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Reason girls don’t choose Stem 'rooted in society', says Fujitsu executive

Michael Keegan, chairman and head of product business for Fujitsu in EMEIA, claims the issues preventing girls from choosing careers in Stem are embedded in society

The problems standing in the way of girls in the UK choosing science, technology, engineering and maths (Stem) careers is “rooted in society”, according to Michael Keegan, chairman and head of product business for Fujitsu in Europe, the Middle East, Africa and India (EMEAI).

He says many of the societal biases that put girls off of choosing Stem subjects begin at schools, and this needs to be tackled to prevent girls getting “overwhelmingly pushed” away from tech and towards more humanitarian subjects.

“I think we have some societal biases in schools which we need to correct, whereby we see all-girl language A-level classes without a single boy in them and all the boys doing physics and maths,” he says.

Role models and education

More than half of teachers in the UK have admitted to gender stereotyping Stem subjects, and only a small percentage of parents want their kids to become tech entrepreneurs.

The uptake of students choosing to take computer science A-Levels is not increasing at the pace needed for the future, and any increase in the number of girls taking the subject is marginal.

To begin to rectify this problem, Keegan said the industry should engage more with schools and provide successful role models to encourage girls into Stem subjects.

“We need to make sure our young girls and women are encouraged to take more Stem subjects when they go through to sixth form, and that they are not seen as reserved just for boys,” he says.

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Many young women claim they would like to see more role models in the technology industry to encourage them into Stem subjects, and Fujitsu ensures there are role models both inside and outside the company who talk to people and help them understand what tech roles involve.

Keegan claimed there are “plenty” of role models in the technology industry for young women to look up to, including, but not limited to, Meg Whitman, the CEO of HPE, and Regina Moran, Fujitsu’s UK&I CEO.

“We’re not doing any of this because we think this is a box-ticking exercise,” he says. “It’s a business reason. We know that if we are more diverse and inclusive as an employer, we’ll make better decisions.”

Benefits of diversity

Increasing the diversity of an organisation has been proven to make it more productive and innovative.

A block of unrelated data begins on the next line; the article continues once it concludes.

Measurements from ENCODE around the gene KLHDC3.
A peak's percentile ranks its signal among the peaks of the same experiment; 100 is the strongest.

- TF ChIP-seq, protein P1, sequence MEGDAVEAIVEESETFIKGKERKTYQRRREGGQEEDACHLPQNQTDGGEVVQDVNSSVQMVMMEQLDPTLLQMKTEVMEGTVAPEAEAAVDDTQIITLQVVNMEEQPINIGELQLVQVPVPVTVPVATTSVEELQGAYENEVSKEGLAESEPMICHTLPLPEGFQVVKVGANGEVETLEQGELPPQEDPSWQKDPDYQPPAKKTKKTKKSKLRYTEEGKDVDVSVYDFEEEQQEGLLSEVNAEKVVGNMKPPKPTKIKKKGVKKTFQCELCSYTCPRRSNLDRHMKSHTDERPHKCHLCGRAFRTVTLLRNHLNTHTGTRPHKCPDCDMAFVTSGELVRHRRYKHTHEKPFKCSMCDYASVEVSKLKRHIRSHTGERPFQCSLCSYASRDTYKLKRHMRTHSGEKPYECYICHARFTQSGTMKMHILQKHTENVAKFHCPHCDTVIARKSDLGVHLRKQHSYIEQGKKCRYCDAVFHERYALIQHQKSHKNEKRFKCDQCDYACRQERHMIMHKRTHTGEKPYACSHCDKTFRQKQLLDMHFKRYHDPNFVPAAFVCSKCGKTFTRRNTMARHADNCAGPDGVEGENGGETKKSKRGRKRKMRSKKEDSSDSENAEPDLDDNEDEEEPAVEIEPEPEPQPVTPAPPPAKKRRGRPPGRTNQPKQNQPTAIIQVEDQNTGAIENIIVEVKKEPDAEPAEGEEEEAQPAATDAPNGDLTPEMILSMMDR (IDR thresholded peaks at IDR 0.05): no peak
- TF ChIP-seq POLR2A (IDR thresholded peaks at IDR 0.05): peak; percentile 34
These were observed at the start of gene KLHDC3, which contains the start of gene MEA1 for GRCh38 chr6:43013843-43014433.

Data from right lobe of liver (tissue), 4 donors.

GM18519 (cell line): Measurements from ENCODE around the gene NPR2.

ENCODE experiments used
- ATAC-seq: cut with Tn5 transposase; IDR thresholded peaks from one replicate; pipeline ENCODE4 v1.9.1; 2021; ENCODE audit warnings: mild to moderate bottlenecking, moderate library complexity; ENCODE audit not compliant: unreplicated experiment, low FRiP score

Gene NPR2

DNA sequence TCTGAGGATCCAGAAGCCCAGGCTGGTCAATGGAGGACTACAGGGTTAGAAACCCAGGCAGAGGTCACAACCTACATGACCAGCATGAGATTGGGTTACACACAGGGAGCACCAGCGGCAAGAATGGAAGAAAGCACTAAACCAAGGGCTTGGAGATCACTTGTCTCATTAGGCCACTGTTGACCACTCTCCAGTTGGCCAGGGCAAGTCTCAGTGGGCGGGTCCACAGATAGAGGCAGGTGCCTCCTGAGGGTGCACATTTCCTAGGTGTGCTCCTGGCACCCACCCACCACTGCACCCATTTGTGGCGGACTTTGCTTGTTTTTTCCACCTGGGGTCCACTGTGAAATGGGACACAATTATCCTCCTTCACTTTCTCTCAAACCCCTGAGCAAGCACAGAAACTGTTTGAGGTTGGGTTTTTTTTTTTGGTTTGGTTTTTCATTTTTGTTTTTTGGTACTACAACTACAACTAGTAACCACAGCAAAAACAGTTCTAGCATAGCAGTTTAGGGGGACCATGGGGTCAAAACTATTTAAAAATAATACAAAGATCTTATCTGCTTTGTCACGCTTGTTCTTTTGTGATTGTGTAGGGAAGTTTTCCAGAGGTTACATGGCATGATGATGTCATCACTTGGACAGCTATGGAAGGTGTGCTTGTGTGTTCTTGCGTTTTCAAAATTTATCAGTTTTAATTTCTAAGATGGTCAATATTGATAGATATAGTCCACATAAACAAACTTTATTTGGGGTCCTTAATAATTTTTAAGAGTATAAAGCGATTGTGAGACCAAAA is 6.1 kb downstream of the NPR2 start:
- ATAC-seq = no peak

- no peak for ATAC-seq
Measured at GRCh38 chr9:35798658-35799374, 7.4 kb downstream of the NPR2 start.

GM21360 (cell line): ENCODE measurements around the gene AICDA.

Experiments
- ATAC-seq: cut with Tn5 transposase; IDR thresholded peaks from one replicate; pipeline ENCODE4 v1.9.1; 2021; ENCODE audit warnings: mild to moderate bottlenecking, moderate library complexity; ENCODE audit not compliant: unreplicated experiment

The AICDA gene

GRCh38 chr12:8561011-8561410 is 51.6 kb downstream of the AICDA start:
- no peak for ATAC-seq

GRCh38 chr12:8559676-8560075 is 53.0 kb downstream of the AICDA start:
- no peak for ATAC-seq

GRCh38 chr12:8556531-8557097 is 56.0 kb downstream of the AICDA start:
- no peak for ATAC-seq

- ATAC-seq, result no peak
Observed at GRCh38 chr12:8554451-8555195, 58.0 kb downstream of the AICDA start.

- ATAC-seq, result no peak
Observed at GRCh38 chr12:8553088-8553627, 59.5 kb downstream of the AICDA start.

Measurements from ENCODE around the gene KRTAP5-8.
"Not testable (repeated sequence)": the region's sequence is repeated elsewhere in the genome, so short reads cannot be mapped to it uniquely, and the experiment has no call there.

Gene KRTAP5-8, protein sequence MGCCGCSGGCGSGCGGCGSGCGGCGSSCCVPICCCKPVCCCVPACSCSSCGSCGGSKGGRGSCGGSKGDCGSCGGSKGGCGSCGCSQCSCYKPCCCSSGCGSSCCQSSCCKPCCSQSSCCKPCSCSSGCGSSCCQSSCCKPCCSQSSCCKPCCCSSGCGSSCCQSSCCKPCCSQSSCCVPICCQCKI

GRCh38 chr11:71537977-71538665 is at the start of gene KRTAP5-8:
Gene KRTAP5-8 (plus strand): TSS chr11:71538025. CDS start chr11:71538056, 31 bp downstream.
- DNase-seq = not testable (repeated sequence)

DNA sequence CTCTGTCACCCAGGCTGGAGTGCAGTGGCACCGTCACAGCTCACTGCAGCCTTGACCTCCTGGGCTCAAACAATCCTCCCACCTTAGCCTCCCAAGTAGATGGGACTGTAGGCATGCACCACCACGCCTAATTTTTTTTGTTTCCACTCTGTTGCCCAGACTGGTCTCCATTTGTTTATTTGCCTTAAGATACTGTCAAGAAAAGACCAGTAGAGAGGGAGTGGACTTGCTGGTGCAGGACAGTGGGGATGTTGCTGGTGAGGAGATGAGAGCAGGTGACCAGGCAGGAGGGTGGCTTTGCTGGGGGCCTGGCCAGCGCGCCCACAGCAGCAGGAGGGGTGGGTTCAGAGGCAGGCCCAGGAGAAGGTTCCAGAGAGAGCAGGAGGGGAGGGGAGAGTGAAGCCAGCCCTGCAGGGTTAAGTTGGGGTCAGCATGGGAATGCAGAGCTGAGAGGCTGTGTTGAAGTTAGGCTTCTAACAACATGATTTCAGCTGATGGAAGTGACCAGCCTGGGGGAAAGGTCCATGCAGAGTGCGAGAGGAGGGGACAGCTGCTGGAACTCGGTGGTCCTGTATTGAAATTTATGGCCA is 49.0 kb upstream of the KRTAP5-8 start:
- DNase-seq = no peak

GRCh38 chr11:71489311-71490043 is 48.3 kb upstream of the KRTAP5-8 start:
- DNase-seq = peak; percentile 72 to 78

Keegan says it is beneficial for firms to ensure they are encouraging diversity to better reflect their customer bases, which is especially diverse in the technology industry since tech has become an integral part of everyone’s lives.

There has also been a big focus in recent years on increasing the number of women in the technology industry – but increasing diversity as a whole is just as important.

“We know our customers are a lot more diverse, and if we want to serve them we need to have more women at every level,” he says. “We need more gay people, we need more disabled people and we need to be more inclusive for the BAME [Black, Asian, and minority ethnic] community. That’s really important because it’s what being a modern tech company is all about.”

One of the ways firms can ensure diverse hiring, as Keegan has told Computer Weekly before, is to make sure those in the position to hire look “more actively” for diverse talent, as well as support women and minority groups.

“The men have also got to be more encouraging,” he says. “I think we need to create workspaces that women feel much more included and supported in, to try to build up more confidence in the workplace for women to be seen as successful and able to get to the top of business.”

Fujitsu has committed to aiming to have 30% of roles in its UK business filled with women by 2020, and its recruitment for apprentices is already almost 50/50.

Creativity versus automation

Creativity is becoming increasingly important for technology roles, and Keegan stated creativity is an important part of innovation.

Promoting creativity by “being able to fuse art with innovation” could also be used to attract a more diverse workforce, says Keegan. “By making something very technical, you can put large parts of a potential audience off. As you get more artistic and creative, you draw more people in.”

Encouraging more creativity in the tech workplace has also been cited as a good way to avoid job automation, and he says that as more things become automated, those coming into the tech industry will need to gain new skills to fill the new roles that pop up for humans.

Skills will have to be at a higher or more emotionally intelligent level for people to retain roles, and opportunities for humans will have “more value”.

“What it means for people is that you need to keep your skills up to date – particularly in a world where we will all have a greater chance of living to 100 and probably be working well into our 60s – if not our 70s,” says Keegan.

“The need to reskill and relearn is going to be something humans are going to have to get used to and adapt to, because their environments changed,” he says.

Keegan stresses the importance of collaboration for ensuring students, teachers and parents understand this need for a shift towards continuous learning – and Fujitsu engages with many universities, schools and colleges to ensure young people know what is required of particular industries and roles.

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